How frequent and how vivid are his descriptions
of the inanimate background of human life--buildings, interiors of rooms, and the rest?
KINDNESS OF MARHEYO AND THE REST OF THE ISLANDERS--A FULL DESCRIPTION
OF THE BREAD- FRUIT TREE--DIFFERENT MODES OF PREPARING THE FRUIT
Since that time, scarcely a week has passed during seven whole years, without his hearing from me a repetition of the part I played in that manifestation, together with ample descriptions
of all the phenomena in Spaceland, and the arguments for the existence of Solid things derivable from Analogy.
It is easy to observe from this description
that he hath no resemblance of a horse, and indeed nothing could give occasion to the name but some likeness in his ears, and his neighing and snorting like a horse when he is provoked or raises his head out of water.
I shall confine myself to a cursory review of the remaining powers comprehended under this third description
, to wit: to regulate commerce among the several States and the Indian tribes; to coin money, regulate the value thereof, and of foreign coin; to provide for the punishment of counterfeiting the current coin and secureties of the United States; to fix the standard of weights and measures; to establish a uniform rule of naturalization, and uniform laws of bankruptcy, to prescribe the manner in which the public acts, records, and judicial proceedings of each State shall be proved, and the effect they shall have in other States; and to establish post offices and post roads.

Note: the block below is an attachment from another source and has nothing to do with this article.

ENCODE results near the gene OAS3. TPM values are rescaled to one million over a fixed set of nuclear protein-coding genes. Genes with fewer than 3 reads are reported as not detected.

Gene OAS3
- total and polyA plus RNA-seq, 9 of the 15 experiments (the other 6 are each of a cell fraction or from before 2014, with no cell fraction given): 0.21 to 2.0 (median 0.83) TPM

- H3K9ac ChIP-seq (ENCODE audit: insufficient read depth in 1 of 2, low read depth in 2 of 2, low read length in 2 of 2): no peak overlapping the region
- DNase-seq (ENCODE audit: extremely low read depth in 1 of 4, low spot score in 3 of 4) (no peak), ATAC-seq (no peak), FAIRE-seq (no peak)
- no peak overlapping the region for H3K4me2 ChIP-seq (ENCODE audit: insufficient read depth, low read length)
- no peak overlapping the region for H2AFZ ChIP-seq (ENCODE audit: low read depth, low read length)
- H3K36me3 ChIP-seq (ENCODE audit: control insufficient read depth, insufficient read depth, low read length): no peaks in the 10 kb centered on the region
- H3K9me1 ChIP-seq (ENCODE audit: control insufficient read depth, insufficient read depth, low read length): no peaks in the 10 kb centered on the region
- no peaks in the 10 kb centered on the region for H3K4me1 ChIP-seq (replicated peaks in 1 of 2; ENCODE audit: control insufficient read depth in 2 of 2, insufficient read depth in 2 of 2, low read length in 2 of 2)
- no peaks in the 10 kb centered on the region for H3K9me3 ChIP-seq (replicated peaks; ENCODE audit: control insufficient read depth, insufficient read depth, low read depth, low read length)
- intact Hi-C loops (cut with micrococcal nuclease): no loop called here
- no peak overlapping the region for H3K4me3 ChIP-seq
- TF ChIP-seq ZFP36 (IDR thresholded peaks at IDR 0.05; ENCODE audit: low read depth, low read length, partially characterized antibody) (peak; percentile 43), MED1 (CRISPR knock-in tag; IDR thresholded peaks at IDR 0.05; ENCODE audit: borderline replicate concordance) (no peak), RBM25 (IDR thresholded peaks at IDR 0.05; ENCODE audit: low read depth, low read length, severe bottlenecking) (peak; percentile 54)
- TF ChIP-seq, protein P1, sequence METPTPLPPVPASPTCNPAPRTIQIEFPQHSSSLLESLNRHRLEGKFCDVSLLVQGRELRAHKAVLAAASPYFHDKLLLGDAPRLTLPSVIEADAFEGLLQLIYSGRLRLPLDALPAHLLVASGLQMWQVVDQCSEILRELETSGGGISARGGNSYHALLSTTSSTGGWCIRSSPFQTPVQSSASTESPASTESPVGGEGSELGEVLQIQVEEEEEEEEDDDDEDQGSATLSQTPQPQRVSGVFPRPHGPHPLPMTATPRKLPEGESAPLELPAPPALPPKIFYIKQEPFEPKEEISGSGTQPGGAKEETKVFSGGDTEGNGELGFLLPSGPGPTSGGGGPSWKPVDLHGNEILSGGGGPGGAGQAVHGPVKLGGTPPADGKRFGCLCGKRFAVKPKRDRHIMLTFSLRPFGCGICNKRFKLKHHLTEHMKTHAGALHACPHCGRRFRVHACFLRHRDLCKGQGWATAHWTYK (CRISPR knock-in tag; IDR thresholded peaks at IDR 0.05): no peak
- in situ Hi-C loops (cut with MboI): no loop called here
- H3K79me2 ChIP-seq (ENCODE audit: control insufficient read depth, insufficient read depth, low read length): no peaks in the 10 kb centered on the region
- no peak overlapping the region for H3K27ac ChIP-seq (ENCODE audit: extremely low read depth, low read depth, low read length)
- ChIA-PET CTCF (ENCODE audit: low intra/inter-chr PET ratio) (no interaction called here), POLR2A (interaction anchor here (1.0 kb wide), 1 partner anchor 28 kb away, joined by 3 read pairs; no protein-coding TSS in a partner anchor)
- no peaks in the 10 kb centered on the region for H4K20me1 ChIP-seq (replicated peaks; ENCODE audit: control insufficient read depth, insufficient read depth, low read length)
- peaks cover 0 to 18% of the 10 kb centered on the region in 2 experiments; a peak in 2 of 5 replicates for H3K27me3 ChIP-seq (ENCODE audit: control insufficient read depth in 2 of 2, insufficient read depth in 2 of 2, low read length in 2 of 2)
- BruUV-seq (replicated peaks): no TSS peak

"I've left out ALL the descriptions
but the sunset," she said at last.
But really, I don't see how, from the description
you have, you will be able to recognise your man, even if he is on board the Mongolia."
But I think you will be as much surprised as I was when I tell you that the description
given by the people at Aldborough of Miss Bygrave's appearance is most startlingly and unaccountably like the description
of Magdalen's appearance.
These qualities, it is true, are those pre-eminently of the "Works and Days": the literary values of the "Theogony" are of a more technical character, skill in ordering and disposing long lists of names, sure judgment in seasoning a monotonous subject with marvellous incidents or episodes, and no mean imagination in depicting the awful, as is shown in the description
of Tartarus (ll.
"That part of the description
is useless," the doctor remarked; "he would change his clothes."
But suppose a literary artist ventured to go into a painstaking and elaborate description
of one of these grisly things--the critics would skin him alive.
(vague as you will presently find it to be) completely exonerates that man," said Sir Patrick, pointing to Geoffrey still asleep in his chair.